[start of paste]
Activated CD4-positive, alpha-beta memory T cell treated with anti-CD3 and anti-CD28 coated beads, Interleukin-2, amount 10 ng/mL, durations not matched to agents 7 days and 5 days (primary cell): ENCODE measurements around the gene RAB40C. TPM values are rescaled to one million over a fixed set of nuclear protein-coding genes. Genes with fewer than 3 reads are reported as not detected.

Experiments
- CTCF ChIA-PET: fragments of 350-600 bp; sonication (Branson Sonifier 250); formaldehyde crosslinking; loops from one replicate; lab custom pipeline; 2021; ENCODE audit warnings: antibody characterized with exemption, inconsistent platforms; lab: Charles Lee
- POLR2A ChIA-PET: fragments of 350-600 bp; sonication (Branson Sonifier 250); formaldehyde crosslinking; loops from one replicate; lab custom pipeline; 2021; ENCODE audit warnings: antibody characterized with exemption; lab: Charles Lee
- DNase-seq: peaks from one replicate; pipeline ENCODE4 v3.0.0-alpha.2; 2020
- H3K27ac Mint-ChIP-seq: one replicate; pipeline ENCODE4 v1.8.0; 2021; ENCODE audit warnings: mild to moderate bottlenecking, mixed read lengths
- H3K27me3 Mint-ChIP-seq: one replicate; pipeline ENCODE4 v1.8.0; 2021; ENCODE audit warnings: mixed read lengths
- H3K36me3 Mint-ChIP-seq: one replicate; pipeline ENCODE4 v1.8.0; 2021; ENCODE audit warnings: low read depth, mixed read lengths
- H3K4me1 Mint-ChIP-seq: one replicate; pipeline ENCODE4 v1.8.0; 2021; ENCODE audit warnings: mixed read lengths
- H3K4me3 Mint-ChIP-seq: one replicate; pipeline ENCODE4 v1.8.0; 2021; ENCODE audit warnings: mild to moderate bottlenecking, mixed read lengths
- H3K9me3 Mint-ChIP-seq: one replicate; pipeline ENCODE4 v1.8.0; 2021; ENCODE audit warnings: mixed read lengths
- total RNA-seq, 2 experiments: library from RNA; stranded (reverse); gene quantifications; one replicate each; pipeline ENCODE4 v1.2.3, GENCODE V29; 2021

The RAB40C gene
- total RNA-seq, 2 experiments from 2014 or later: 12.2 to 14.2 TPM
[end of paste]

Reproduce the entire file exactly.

Activated CD4-positive, alpha-beta memory T cell treated with anti-CD3 and anti-CD28 coated beads, Interleukin-2, amount 10 ng/mL, durations not matched to agents 7 days and 5 days (primary cell): ENCODE measurements around the gene RAB40C. TPM values are rescaled to one million over a fixed set of nuclear protein-coding genes. Genes with fewer than 3 reads are reported as not detected.

Experiments
- CTCF ChIA-PET: fragments of 350-600 bp; sonication (Branson Sonifier 250); formaldehyde crosslinking; loops from one replicate; lab custom pipeline; 2021; ENCODE audit warnings: antibody characterized with exemption, inconsistent platforms; lab: Charles Lee
- POLR2A ChIA-PET: fragments of 350-600 bp; sonication (Branson Sonifier 250); formaldehyde crosslinking; loops from one replicate; lab custom pipeline; 2021; ENCODE audit warnings: antibody characterized with exemption; lab: Charles Lee
- DNase-seq: peaks from one replicate; pipeline ENCODE4 v3.0.0-alpha.2; 2020
- H3K27ac Mint-ChIP-seq: one replicate; pipeline ENCODE4 v1.8.0; 2021; ENCODE audit warnings: mild to moderate bottlenecking, mixed read lengths
- H3K27me3 Mint-ChIP-seq: one replicate; pipeline ENCODE4 v1.8.0; 2021; ENCODE audit warnings: mixed read lengths
- H3K36me3 Mint-ChIP-seq: one replicate; pipeline ENCODE4 v1.8.0; 2021; ENCODE audit warnings: low read depth, mixed read lengths
- H3K4me1 Mint-ChIP-seq: one replicate; pipeline ENCODE4 v1.8.0; 2021; ENCODE audit warnings: mixed read lengths
- H3K4me3 Mint-ChIP-seq: one replicate; pipeline ENCODE4 v1.8.0; 2021; ENCODE audit warnings: mild to moderate bottlenecking, mixed read lengths
- H3K9me3 Mint-ChIP-seq: one replicate; pipeline ENCODE4 v1.8.0; 2021; ENCODE audit warnings: mixed read lengths
- total RNA-seq, 2 experiments: library from RNA; stranded (reverse); gene quantifications; one replicate each; pipeline ENCODE4 v1.2.3, GENCODE V29; 2021

The RAB40C gene
- total RNA-seq, 2 experiments from 2014 or later: 12.2 to 14.2 TPM